Scroll Top

How to avoid falling victim to an online financial scam | ABC News

One of the big trends in online fraud is the emer­gence of Fake Invest­ment Scams. Con­sumers are think they are deal­ing with major banks or invest­ment com­pa­nies but in real­i­ty they are being tricked into hand­ing over their life sav­ings to scam­mers.

In this sto­ry ABC News goes deep inside a scam to see exact­ly how one Mel­bourne man was tricked by scam­mers pos­ing as finan­cial advi­sors from JP Mor­gan. The real JP Mor­gan has noth­ing to do with it and didn’t even have any idea it was going on until much month after the scams had begun. The inside work­ings of these scam oper­a­tions are so clever it could hap­pen to anyone.nvestment scams lure you in with promis­es of teach­ing you how to make a lot of mon­ey quick­ly, eas­i­ly, and with low risk — usu­al­ly by invest­ing in the finan­cial or real estate mar­kets. Some­times start­ing with a free sem­i­nar, the scam­mers lat­er will charge you a hefty fee for their “proven” invest­ment tricks. But the real tricks are the lies they tell you.

Investment Coaching Scams

In an invest­ment coach­ing scam, the scam­mer will tell you that their “patent­ed,” “test­ed,” or “proven” strat­e­gy (or some­thing sim­i­lar) will teach you how to make mon­ey invest­ing in stocks, bonds, for­eign cur­ren­cy, or tax liens. They promise that their invest­ment approach will set you up for life — and even let you stop work­ing.

What to watch out for

They get your atten­tion with infomer­cials or online ads, encour­ag­ing you to attend free events or to watch free intro­duc­to­ry videos. But lat­er you find out that you have to pay a hefty fee to get the coach­ing they promise. They’ll show you suc­cess sto­ries of peo­ple who have used their coach­ing pro­gram. But you have no way of con­firm­ing that their sto­ries are true.

What to know

The truth is that the pro­mot­ers of invest­ment coach­ing scams exag­ger­ate the mon­ey you can make with their sys­tem. They also fail to give you the step-by-step guide they promise, and lie about oth­er people’s suc­cess. It’s all part of a mar­ket­ing scheme to get you to pay thou­sands of dol­lars for what turns out to be emp­ty promis­es.

Real Estate Investment Seminar Scams

In-per­son and online sem­i­nars about how to invest in real estate often pro­mote “risk-free” train­ing or busi­ness coach­ing sys­tems.  They may lure you in with big promis­es or guar­an­tees of finan­cial free­dom, say­ing they’ll teach you how to make lots of mon­ey. But many real estate invest­ment sem­i­nars are scams.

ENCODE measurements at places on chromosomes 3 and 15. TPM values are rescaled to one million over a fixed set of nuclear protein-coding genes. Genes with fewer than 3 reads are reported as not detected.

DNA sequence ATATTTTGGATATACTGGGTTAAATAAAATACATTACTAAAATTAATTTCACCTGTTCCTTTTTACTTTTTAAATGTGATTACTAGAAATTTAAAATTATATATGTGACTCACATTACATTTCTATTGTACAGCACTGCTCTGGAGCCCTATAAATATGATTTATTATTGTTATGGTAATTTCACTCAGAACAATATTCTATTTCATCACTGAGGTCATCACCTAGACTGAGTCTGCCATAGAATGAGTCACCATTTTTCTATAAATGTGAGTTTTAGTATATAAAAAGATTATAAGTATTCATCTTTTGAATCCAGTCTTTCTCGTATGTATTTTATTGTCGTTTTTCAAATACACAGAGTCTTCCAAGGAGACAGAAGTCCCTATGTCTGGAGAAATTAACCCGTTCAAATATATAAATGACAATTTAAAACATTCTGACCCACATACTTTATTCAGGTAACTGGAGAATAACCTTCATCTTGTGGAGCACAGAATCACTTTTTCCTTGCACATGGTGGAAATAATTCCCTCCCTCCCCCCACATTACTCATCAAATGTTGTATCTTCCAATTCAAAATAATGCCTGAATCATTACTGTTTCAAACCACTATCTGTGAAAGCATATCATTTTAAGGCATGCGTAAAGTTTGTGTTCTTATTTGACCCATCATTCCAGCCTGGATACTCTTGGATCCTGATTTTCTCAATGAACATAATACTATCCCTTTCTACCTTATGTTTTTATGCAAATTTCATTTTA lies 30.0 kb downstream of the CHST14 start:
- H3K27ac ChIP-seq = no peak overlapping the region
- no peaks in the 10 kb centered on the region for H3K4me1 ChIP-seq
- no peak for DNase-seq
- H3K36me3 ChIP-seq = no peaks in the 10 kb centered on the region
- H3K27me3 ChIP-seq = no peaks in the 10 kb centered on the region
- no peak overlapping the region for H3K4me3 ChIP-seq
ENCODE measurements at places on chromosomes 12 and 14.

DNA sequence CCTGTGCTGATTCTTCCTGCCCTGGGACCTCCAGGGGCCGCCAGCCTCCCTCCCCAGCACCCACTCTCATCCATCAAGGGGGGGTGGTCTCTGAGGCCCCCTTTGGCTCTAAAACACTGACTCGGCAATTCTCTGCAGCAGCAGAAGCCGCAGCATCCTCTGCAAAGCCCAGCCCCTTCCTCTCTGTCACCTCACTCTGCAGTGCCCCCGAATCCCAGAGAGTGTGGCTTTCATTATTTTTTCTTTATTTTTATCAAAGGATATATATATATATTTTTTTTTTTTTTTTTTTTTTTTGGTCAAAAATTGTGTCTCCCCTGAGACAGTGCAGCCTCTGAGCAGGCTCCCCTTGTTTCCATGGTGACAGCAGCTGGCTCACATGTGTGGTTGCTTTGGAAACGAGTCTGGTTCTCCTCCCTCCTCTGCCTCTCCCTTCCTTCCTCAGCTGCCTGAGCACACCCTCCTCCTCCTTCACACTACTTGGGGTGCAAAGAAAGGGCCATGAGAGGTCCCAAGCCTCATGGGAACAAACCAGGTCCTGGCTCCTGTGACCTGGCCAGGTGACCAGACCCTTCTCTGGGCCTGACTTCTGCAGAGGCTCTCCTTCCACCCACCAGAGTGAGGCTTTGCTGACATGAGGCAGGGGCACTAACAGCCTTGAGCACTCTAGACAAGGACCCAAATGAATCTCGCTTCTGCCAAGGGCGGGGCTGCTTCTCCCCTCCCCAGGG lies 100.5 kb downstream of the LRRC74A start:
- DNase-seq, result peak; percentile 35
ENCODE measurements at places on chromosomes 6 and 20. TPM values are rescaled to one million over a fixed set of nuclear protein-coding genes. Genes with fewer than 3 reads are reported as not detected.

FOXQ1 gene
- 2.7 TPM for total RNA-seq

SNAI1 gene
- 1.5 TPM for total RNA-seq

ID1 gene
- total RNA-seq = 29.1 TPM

What to watch out for

The pro­mo­tion­al mate­ri­als and sales pitch­es used for real estate invest­ment sem­i­nars often make over-the-top claims:

  • Scam­mers say you can earn big mon­ey fast, regard­less of your expe­ri­ence or train­ing. But that’s not true.
  • Scam­mers promise their deal is a “sure thing” that will give you secu­ri­ty for years to come. It won’t.
  • Scam­mers say you’ll rake in mon­ey by work­ing part-time or at home. But most peo­ple don’t.
  • Scam­mers promise you’ll be coached to suc­cess each step of the way. But there’s often lit­tle coach­ing, and no suc­cess.
  • Scam­mers claim the pro­gram worked for oth­er par­tic­i­pants — includ­ing the orga­niz­ers. And it might have, for a few peo­ple, but most peo­ple nev­er make their invest­ment back.

Don’t be con­vinced by ads with suc­cess sto­ries of peo­ple say­ing how much mon­ey they made with lit­tle time, effort, and risk. Or ads that fea­ture celebri­ties prais­ing the pro­gram. Those kinds of claims aren’t reli­able and don’t mean the pro­gram works. Real estate invest­ment scams often use fake tes­ti­mo­ni­als and pay peo­ple to endorse their pro­grams.

What to know

For most peo­ple who invest in these real estate invest­ment sem­i­nars — some of which cost thou­sands of dol­lars to buy into — the pay-off doesn’t match the promise. In fact, most peo­ple nev­er get back the mon­ey they invest­ed.

How to Avoid Investment Scams

If you’re con­sid­er­ing pay­ing for a pro­gram that promis­es to help you invest your mon­ey, stop and con­sid­er these things first:

  • Sta­tis­tics and tes­ti­mo­ni­als can be faked. Scam­mers want you to believe their pro­gram is always suc­cess­ful. They might show reviews or tes­ti­mo­ni­als by peo­ple who’ve used their pro­gram and made lots of mon­ey. But those could be paid actors or made-up reviews. You have no way of con­firm­ing their sto­ries.
  • Scam­mers exag­ger­ate the sig­nif­i­cance of cur­rent events. Scam­mers fol­low the head­lines and use cur­rent events to make their invest­ment oppor­tu­ni­ty seem excit­ing, inno­v­a­tive, and time­ly. They want you to feel pres­sured to com­mit now with­out hav­ing ful­ly researched the offer.
  • No one can guar­an­tee a spe­cif­ic amount of return on an invest­ment. Scam­mers might claim that you can make thou­sands of dol­lars per day or per month for life. But they don’t tell you the risks. No one can guar­an­tee that an invest­ment will be suc­cess­ful. And if you ask ques­tions about the invest­ment, they might give you vague answers and focus only on how much mon­ey you’ll sup­pos­ed­ly make.

See the U.S. Secu­ri­ties and Exchange Com­mis­sion (SEC)‘s investor alert for more tips.

Read more on ABC News:–06‑2…

You may also like

Page 1 of 2

Leave a comment

Privacy Preferences
When you visit our website, it may store information through your browser from specific services, usually in form of cookies. Here you can change your privacy preferences. Please note that blocking some types of cookies may impact your experience on our website and the services we offer.